Clostridium difficile is a spore-forming, anaerobic gram-positive bacterium that normally grows in the human gastrointestinal tract.
Clostridium difficile is the major cause of pseudomembranous colitis (inflammation of the colon) and antibiotic-associated diarrhea. Clostridium difficile manifests as a disease- causing organism when other normal intestinal flora are diminished by the use of antibiotics, allowing Clostridium difficile to flourish. The disease is characterized by symptoms of acute, watery foul smelling diarrhea, abdominal cramps, fever and is sometimes associated with blood and mucous in the stool.
People who are on antibiotics such as ampicillin and clindamycin are specifically susceptible to the disease. The disease is also prevalent in hospitals and nursing homes where, Clostridium difficile and its spores are abundant, and the use of antibiotics is frequent.
Clostridium difficile is a toxin-forming, spore-producing organism. The preformed toxin is responsible for the watery diarrhea. The transmission of the disease can occur from person to person spread. Clostridium difficile spores survive in the environment for up to 70 days and can be transmitted by direct spread from an infected surface. Strict hand-washing and proper handling of contaminated sites are very important to prevent the spread of disease, especially in health care settings.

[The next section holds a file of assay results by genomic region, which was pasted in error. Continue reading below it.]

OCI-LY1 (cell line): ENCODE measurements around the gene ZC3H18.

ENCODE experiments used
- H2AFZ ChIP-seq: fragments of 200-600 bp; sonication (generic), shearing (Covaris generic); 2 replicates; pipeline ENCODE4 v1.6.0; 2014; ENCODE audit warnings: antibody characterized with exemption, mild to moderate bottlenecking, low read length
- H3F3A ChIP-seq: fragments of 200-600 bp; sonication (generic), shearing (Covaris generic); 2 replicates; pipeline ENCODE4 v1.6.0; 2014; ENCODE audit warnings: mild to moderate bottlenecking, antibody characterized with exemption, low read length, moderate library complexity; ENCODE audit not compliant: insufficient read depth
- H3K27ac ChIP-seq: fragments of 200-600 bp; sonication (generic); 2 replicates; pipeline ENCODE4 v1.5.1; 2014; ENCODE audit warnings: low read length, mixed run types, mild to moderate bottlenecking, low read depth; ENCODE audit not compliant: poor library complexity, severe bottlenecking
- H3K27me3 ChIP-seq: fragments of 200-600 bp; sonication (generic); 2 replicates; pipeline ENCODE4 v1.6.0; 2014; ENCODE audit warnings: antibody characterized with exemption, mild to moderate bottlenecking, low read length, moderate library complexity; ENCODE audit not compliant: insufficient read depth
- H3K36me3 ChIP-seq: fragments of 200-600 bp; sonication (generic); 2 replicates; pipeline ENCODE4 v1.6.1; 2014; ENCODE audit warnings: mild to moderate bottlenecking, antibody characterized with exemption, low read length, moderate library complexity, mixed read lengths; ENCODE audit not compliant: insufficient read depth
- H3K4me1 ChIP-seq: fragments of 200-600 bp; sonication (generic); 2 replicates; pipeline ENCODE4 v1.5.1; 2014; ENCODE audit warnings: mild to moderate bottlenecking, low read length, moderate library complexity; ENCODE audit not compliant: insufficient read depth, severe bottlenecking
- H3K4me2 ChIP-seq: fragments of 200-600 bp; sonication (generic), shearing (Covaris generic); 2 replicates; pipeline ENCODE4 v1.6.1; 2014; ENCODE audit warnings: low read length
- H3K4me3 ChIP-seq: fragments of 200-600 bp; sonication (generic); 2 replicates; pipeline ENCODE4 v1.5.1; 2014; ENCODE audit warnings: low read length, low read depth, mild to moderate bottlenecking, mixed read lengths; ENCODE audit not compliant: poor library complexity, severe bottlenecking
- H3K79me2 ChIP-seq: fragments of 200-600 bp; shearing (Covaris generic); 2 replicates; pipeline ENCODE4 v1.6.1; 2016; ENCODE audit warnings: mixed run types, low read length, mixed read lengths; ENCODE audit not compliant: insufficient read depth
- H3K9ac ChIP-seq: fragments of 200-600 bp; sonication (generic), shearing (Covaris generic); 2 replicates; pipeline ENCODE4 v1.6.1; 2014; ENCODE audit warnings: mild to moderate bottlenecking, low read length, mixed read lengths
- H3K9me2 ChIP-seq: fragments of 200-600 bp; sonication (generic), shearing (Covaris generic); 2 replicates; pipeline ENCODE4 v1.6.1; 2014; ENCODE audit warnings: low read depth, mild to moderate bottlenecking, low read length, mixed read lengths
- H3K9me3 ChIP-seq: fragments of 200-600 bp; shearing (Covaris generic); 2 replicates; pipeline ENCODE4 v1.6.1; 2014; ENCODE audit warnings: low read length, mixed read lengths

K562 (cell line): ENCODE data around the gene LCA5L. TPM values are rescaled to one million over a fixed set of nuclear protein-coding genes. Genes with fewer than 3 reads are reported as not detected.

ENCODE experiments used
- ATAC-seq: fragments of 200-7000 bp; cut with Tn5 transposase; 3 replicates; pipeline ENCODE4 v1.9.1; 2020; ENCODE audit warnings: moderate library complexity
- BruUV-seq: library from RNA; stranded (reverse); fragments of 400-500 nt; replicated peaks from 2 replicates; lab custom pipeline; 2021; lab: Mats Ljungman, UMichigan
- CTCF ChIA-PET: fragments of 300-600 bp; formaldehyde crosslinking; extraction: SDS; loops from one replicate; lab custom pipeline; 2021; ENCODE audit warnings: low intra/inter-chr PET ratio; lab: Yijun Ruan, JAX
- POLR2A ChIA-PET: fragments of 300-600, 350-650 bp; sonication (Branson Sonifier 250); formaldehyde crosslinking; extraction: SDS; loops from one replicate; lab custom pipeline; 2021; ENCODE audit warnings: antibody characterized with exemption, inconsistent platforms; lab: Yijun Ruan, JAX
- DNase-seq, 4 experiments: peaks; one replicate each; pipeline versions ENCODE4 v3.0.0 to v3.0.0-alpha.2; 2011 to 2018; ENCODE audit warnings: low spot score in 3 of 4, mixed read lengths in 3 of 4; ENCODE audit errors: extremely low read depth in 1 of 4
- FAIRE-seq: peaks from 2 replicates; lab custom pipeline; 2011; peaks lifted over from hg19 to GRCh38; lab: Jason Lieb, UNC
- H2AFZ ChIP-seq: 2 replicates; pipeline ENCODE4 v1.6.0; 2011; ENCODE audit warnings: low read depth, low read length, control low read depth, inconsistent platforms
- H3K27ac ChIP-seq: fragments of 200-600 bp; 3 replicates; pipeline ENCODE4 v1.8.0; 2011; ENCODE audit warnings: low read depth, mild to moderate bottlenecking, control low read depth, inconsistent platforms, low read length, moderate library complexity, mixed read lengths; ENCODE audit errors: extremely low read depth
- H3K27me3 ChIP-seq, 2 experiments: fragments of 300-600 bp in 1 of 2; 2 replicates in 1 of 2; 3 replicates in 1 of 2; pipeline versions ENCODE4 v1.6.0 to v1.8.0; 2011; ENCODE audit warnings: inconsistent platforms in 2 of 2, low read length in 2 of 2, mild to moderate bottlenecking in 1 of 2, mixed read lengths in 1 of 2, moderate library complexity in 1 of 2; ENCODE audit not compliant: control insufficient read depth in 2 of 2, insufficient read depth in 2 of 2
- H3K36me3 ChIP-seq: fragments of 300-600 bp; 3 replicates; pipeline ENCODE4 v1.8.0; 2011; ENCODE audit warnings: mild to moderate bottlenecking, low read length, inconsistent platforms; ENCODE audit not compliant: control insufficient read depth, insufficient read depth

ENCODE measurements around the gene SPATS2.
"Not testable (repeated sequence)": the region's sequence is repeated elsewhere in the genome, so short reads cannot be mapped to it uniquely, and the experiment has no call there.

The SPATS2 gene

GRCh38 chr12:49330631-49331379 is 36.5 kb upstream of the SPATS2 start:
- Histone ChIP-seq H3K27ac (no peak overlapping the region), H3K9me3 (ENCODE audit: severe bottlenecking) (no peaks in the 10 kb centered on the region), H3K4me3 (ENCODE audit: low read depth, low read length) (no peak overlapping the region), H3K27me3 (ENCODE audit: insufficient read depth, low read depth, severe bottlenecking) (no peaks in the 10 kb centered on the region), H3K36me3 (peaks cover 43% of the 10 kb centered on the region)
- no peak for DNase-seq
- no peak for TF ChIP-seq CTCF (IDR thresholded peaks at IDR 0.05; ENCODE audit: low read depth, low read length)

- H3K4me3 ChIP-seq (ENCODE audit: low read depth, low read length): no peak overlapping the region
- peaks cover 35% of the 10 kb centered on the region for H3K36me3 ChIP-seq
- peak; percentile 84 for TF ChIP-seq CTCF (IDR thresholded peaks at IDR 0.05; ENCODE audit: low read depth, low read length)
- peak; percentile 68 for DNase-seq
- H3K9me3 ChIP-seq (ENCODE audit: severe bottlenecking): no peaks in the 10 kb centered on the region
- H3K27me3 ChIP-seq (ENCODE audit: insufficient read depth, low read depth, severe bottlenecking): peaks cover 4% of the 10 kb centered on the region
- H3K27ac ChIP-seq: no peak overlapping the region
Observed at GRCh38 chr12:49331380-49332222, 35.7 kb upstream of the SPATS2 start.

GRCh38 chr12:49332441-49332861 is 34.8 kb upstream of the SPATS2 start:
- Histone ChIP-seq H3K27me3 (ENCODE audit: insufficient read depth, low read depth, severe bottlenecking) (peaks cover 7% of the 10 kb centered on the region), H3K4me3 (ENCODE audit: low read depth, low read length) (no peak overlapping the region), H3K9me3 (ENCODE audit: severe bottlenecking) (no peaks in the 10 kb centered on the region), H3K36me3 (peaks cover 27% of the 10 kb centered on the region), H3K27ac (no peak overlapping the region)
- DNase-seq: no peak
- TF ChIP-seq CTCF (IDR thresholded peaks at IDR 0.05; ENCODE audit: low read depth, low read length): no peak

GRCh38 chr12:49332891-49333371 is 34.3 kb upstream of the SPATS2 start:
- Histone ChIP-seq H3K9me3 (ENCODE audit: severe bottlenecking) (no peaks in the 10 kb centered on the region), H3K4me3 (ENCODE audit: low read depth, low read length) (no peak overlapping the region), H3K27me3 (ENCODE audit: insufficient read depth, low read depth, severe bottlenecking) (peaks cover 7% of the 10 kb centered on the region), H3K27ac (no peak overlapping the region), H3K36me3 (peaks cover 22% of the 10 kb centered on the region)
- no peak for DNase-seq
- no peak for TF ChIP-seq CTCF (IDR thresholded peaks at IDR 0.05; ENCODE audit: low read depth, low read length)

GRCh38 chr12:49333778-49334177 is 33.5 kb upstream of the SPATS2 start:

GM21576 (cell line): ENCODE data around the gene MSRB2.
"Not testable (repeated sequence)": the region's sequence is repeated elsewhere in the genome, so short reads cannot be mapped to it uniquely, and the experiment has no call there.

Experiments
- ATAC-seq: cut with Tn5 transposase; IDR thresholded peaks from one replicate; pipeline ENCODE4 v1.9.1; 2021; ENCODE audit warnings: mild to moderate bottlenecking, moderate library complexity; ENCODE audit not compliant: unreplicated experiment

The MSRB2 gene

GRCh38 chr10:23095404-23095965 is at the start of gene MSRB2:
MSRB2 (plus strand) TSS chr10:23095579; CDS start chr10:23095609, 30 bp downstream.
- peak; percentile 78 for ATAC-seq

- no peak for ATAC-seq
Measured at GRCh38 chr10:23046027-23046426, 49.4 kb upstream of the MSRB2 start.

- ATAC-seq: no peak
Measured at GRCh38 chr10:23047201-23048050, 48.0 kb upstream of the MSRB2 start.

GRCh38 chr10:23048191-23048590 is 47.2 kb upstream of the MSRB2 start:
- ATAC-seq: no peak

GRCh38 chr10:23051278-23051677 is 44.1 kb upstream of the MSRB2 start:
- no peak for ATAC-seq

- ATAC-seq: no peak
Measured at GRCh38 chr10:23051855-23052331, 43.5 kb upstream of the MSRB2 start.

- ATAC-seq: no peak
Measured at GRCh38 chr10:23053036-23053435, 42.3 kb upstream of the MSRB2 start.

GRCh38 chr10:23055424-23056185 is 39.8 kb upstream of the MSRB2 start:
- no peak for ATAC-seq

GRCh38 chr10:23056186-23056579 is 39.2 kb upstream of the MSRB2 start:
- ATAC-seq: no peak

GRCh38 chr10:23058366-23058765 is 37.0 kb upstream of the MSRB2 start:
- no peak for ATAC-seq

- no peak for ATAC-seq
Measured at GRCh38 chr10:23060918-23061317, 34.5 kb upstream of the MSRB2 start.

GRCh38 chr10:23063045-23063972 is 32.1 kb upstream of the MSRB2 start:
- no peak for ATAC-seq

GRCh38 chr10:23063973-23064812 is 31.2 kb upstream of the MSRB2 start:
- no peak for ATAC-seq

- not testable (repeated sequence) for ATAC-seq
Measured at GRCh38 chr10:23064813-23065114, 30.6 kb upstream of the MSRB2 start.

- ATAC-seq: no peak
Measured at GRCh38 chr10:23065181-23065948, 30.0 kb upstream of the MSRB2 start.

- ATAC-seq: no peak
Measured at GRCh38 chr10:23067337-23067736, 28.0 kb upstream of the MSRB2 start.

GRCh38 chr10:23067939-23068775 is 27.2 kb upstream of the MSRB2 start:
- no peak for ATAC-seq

Not precisely known; usually less than 7 days.
Identification of the clostridia toxin and culture of the organism from infected stool specimen. An endoscopy is helpful in identifying and locating pseudomembranous colitis.
Most patients recover upon discontinuing the offending antibiotic, along with supportive measures. The diarrhea usually stops in 1-4 days after discontinuing the antibiotic in healthy individuals. In severe cases a 14-day course of metronidazole or vancomycin is required.